These changes have brought with them many issues that the industry must address, such as the need for variety registration reform, an updated seed and grain quality assurance system, changing roles for industry and government, regulatory flexibility, and intellectual property protection. This issue of the Bi-weekly Bulletin highlights some of the ongoing changes affecting plant breeding.

Plant breeding, simply defined, is the development of plant lines better suited for human purposes. It is the discovery or creation of genetic variation in a plant species and the selection from within that variation of plants with desirable traits that can be inherited in a stable fashion. Plant breeders, along with pedigreed seed producers and the seed trade form the seed sector.

Plant breeders can have many educational backgrounds; however most plant breeders have either a PhD or a M.Sc. in plant breeding, plus experience. In
Canada, the Canadian Seed Growers’ Association provides official recognition for all plant breeders, associate plant breeders and variety maintainers.

[Editor’s note: This long article continues with the following topics. See web site below for complete article]

Seed Sector Review
Prairie Registration Recommending Committee for Grain
Variety Registration

26 November 2004

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1.07  Revision of safety rules delays Kenya's GM maize

[NAIROBI] The introduction of genetically modified (GM) maize to Kenya is likely to be delayed by two years to 2010 following revisions to safety regulations for the Insect Resistant Maize for Africa (IRMA) project.

The revisions, made public at a meeting of stakeholders in
Nairobi on 9 December, are intended to bring the project in line with national and international standards by giving greater attention to threats that the release of GM maize could pose to the environment and human health.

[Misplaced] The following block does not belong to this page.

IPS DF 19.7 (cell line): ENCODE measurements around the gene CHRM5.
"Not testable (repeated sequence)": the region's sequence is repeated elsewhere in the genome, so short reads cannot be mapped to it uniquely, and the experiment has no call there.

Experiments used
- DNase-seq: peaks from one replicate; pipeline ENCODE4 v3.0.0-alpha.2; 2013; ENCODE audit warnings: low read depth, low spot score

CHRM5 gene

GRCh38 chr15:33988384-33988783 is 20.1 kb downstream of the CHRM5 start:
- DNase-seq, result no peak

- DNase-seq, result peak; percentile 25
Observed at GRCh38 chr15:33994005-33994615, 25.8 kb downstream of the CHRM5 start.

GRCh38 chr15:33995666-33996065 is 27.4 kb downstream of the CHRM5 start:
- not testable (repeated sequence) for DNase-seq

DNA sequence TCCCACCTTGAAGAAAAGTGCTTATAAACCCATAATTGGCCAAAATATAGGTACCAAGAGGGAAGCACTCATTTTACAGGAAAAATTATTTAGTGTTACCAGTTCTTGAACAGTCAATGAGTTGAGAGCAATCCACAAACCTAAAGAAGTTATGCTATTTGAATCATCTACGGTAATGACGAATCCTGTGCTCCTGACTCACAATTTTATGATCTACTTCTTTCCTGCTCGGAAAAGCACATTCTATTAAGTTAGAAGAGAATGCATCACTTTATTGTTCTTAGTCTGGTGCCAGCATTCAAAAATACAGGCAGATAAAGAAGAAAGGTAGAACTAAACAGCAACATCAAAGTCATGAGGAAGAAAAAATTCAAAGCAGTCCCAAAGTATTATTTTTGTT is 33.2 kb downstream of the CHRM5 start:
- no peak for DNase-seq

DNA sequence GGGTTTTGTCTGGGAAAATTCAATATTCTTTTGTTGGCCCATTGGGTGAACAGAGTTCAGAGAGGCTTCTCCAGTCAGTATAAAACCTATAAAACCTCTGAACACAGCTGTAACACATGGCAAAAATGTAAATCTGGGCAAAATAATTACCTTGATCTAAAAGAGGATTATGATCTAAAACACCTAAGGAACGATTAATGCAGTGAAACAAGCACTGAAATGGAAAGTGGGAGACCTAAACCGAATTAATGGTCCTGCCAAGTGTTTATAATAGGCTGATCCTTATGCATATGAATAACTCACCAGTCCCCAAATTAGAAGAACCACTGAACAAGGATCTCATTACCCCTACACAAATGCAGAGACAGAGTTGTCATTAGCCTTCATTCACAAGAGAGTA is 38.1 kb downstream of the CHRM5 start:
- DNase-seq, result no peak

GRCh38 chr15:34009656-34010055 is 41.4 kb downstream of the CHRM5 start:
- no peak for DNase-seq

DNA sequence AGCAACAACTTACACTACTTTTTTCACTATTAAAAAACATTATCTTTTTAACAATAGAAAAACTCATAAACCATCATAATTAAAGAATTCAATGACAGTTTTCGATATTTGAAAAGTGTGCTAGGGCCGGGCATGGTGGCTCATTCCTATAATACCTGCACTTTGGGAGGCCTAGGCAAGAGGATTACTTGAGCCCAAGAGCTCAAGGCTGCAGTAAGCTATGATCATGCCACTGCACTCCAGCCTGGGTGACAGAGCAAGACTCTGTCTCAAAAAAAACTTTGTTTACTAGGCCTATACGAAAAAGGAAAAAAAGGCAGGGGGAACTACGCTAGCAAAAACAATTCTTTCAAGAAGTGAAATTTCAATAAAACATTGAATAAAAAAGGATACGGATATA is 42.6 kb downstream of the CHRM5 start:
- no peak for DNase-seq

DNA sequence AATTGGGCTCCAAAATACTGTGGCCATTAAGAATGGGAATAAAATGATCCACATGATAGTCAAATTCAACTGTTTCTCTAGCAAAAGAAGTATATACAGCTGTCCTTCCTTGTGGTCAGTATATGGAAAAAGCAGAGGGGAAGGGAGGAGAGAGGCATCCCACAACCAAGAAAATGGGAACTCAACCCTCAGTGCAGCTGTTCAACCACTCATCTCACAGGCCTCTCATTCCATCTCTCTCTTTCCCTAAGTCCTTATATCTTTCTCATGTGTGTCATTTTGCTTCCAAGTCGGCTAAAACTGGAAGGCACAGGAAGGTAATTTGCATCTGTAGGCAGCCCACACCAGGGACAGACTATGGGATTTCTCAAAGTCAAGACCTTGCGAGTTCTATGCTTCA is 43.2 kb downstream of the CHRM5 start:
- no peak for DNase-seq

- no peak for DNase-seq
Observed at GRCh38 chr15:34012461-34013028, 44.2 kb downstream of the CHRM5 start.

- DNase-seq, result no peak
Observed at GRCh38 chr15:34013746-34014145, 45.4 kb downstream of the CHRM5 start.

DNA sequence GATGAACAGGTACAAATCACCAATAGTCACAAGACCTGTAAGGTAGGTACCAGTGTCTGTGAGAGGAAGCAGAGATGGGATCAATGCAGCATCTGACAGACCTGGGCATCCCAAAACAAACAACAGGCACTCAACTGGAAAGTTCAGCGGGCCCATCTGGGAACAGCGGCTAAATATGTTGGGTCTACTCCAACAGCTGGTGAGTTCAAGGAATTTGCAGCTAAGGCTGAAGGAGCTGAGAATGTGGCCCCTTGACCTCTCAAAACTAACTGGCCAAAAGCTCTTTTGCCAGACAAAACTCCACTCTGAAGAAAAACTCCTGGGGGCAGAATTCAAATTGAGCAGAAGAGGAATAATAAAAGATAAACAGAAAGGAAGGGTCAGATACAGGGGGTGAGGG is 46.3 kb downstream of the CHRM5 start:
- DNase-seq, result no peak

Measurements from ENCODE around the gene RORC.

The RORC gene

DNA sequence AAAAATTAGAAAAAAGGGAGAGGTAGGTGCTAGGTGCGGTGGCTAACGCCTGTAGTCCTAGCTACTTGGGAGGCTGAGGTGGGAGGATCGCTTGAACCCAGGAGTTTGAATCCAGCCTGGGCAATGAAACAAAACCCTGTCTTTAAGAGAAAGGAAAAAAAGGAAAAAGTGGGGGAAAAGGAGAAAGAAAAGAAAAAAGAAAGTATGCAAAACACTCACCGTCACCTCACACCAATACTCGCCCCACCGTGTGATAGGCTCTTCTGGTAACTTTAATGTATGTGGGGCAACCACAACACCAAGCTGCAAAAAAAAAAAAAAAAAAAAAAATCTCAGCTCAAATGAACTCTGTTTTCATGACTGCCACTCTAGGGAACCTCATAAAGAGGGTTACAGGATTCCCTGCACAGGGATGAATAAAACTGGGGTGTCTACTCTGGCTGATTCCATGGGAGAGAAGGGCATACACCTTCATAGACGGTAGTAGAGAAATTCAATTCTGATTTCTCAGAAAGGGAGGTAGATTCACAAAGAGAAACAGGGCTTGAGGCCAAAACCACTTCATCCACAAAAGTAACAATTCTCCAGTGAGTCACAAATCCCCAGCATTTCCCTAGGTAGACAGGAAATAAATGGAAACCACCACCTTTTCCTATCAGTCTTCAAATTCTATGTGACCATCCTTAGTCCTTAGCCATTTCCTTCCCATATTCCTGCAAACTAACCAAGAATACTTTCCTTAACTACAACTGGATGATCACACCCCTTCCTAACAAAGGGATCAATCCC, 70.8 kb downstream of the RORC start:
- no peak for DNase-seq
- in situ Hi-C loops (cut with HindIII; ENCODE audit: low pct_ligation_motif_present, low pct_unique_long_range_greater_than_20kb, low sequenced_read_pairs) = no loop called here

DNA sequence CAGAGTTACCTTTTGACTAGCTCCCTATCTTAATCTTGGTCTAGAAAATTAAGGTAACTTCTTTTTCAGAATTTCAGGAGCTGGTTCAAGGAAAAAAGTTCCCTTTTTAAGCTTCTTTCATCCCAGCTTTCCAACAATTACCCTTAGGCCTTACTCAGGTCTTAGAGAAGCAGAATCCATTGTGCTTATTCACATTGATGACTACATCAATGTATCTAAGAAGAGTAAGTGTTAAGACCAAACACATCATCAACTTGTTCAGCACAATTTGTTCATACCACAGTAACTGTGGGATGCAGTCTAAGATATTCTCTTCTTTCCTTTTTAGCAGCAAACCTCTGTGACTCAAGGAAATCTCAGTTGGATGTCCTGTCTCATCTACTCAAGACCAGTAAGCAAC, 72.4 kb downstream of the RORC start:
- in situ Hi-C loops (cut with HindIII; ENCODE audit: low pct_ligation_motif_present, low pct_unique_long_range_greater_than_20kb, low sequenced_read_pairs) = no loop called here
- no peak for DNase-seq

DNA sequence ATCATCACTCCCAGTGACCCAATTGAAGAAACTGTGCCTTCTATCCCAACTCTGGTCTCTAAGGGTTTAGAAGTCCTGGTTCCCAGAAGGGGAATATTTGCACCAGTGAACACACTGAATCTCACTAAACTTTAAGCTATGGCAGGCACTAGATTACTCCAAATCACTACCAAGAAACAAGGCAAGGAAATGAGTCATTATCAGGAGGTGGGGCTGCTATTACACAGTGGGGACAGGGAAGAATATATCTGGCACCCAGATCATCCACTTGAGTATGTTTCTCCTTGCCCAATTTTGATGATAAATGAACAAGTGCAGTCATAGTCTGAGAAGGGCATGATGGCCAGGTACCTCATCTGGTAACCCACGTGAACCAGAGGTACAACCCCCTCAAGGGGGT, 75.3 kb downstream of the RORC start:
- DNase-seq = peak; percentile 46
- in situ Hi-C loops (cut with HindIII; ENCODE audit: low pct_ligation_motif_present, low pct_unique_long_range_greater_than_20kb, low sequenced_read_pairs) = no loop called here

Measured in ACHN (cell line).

"It became clear that regulatory issues were not exhaustively covered in the original project plan," said Stephen Mugo, IRMA's project manager.
Mugo said the revised rules are intended to be compliant with existing Kenyan regulations — which allow research on GM crops but not their sale — while being stringent enough to anticipate any changes to the law.

A group drawn from the IRMA project and the government regulator, the Kenya Plant Health Inspectorate Service, decided on the changes. As well as revising safety standards, they updated plans relating to plant breeding, facilities and permits, and the social and economic implications of introducing GM maize to Kenyan farmers.

The IRMA project is a joint venture between the Kenyan government and international research institutes. It aims to develop a variety of maize able to resist attack by stem borers, major insect pests.

It is expected to cost US$6,670,000 during the next five years with the bulk of the funding coming from the Syngenta Foundation for Sustainable Agriculture. The Rockefeller Foundation is also a donor.

The project's GM maize was initially scheduled to be distributed to farmers in 2008, but, according to Mugo, the revised safety standards means this will be delayed until 2010. As a result, widespread distribution will only be achieved by 2011.

Joe DeVries of the Rockefeller Foundation said he hoped extra regulations would not slow the pace of the project. "It is clear that [this type of GM] maize has been tested and proven to work elsewhere hence there is no need for unnecessary regulations," he added.

Each year, stem borers are responsible for crop losses of up to 12 per cent, amounting to US$76 million in lost harvests. The IRMA project, which began five years ago, aims to create both conventional and transgenic maize varieties to resist the pest. The GM plants, incorporating genetic material from a bacterium called Bacillus thuringiensis, are referred to as Bt maize.

The research is being done by scientists from the Kenya Agricultural Research Institute and the International Maize and
Wheat Improvement Center in Mexico.

The project's first line of the Bt maize has been tested in the biosafety greenhouse that was officially opened earlier this year (see
US$12 million greenhouse signals Kenyan GM commitment). Approval for open field-testing is being sought from the government. If it is obtained, these tests will take place early next year.

14 December 2004
Source: SciDev.Net

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1.08  Kenya imports BT cotton for trials

Kenya has imported Bt cottonseed from the United States for field trials. Dr Charles
Waturu, Kenya Agricultural Research Institute’s (KARI) Thika Center director, said that Bt cotton, which has a gene that is resistant to stalk-borer, is expected to reduce pesticide spraying from five to two times. “Of all the input in cotton, 32 percent is channeled to pest control, and the Bt cotton will lead to a reduced number of pesticide spray until harvest time,” he said.